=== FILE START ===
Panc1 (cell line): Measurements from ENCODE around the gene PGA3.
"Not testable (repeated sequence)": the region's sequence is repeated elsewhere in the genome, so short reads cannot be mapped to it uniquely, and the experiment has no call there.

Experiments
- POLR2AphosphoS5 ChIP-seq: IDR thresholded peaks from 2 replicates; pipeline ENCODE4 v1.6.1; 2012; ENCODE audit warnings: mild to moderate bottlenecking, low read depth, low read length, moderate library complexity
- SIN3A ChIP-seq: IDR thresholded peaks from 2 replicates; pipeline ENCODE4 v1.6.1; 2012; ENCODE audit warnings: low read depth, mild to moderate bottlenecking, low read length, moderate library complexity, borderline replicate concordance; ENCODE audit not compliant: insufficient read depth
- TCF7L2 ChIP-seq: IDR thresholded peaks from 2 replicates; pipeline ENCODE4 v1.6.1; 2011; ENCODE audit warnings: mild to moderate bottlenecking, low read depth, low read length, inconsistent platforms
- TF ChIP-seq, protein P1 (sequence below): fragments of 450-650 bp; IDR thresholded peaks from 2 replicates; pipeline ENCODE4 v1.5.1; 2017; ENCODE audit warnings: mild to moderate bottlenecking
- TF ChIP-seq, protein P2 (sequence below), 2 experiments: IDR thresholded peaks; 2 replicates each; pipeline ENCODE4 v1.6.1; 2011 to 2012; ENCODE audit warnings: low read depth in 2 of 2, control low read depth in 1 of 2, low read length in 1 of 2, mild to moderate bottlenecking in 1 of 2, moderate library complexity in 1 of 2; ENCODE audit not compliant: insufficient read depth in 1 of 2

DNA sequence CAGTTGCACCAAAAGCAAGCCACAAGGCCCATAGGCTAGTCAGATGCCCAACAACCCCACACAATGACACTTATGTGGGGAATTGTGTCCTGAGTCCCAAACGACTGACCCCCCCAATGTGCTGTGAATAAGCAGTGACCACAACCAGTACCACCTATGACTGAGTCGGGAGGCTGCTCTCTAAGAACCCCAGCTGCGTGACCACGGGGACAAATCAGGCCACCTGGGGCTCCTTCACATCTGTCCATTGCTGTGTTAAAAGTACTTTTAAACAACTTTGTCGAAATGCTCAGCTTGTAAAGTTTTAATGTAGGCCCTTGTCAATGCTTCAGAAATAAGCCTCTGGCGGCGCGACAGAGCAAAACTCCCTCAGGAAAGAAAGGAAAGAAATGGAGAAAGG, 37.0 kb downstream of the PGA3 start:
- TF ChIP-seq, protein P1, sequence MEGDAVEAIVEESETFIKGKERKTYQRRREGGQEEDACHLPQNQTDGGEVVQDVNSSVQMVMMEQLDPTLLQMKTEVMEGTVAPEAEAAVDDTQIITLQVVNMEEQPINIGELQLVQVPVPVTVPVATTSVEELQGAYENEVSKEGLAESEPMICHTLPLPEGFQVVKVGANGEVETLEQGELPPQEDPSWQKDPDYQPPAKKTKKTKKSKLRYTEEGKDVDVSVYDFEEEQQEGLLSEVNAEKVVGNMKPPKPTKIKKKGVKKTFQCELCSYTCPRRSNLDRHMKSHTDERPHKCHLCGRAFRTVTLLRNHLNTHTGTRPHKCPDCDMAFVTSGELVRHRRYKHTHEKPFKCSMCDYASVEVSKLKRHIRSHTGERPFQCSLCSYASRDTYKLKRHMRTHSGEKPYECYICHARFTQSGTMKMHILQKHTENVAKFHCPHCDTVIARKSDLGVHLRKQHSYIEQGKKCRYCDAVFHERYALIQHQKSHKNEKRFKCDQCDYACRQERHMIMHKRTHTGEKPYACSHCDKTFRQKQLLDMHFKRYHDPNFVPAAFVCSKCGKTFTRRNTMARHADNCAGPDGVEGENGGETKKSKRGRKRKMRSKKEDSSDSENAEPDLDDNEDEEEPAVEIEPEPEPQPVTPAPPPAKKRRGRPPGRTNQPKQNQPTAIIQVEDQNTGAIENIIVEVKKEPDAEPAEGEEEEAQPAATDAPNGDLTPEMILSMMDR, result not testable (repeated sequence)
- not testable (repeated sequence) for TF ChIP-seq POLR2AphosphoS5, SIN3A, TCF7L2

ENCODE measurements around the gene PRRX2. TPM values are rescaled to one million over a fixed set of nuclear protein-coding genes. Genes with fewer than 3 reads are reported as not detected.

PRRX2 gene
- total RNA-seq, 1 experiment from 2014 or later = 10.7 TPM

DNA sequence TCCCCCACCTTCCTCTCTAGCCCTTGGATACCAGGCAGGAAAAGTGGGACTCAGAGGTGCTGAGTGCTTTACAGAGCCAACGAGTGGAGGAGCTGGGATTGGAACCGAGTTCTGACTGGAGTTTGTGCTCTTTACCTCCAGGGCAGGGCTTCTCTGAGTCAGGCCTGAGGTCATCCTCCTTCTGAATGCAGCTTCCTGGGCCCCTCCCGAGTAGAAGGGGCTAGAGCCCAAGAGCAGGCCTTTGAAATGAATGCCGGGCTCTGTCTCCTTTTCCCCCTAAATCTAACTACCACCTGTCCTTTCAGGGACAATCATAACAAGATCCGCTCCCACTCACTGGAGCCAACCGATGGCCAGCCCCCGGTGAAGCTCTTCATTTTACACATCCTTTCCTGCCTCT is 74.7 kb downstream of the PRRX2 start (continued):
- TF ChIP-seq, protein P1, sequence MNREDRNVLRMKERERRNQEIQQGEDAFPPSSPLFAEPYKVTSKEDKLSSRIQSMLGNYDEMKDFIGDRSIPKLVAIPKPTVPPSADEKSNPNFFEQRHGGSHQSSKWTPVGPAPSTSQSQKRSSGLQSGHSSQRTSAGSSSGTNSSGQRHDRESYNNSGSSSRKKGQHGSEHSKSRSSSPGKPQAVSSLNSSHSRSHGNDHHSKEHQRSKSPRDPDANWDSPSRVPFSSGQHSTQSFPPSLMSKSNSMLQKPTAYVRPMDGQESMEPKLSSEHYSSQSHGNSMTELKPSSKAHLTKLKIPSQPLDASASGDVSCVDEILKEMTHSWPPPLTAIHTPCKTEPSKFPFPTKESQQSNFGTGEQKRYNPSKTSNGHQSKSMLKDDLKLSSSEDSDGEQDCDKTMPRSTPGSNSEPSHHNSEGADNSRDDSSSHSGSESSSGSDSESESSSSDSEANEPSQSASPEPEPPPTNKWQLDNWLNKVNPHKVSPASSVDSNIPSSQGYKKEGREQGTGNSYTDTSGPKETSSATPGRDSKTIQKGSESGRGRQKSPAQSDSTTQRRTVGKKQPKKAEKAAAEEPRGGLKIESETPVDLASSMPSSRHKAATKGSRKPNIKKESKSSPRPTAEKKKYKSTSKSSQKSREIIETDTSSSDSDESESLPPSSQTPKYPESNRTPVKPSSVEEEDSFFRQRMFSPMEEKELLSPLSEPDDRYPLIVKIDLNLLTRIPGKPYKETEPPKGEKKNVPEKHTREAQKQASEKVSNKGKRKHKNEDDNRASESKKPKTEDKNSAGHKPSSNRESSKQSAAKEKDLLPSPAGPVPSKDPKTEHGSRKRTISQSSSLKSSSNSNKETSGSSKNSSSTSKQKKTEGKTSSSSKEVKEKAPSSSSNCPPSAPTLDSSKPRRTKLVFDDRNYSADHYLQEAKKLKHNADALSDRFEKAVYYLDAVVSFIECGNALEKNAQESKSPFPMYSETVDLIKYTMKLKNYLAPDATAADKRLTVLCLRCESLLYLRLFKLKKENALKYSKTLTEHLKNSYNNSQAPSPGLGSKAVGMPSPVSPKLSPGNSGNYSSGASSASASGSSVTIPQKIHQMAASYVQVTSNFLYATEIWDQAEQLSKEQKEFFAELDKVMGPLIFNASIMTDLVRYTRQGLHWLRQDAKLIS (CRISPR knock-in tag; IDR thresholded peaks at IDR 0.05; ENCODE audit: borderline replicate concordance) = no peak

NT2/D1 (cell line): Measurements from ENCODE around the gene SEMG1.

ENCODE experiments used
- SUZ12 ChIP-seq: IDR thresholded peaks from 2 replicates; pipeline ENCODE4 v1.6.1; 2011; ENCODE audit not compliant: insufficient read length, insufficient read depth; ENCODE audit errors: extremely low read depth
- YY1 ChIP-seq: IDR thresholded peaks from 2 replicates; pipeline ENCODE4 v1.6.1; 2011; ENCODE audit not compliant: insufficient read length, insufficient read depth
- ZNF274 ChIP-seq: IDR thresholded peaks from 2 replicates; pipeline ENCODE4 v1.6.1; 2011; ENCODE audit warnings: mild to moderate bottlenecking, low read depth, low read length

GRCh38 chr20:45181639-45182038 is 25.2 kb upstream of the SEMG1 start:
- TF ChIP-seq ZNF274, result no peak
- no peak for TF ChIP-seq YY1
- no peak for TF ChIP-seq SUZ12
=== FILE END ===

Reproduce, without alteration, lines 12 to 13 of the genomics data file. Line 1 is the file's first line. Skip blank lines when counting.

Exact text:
ENCODE measurements around the gene PRRX2. TPM values are rescaled to one million over a fixed set of nuclear protein-coding genes. Genes with fewer than 3 reads are reported as not detected.

PRRX2 gene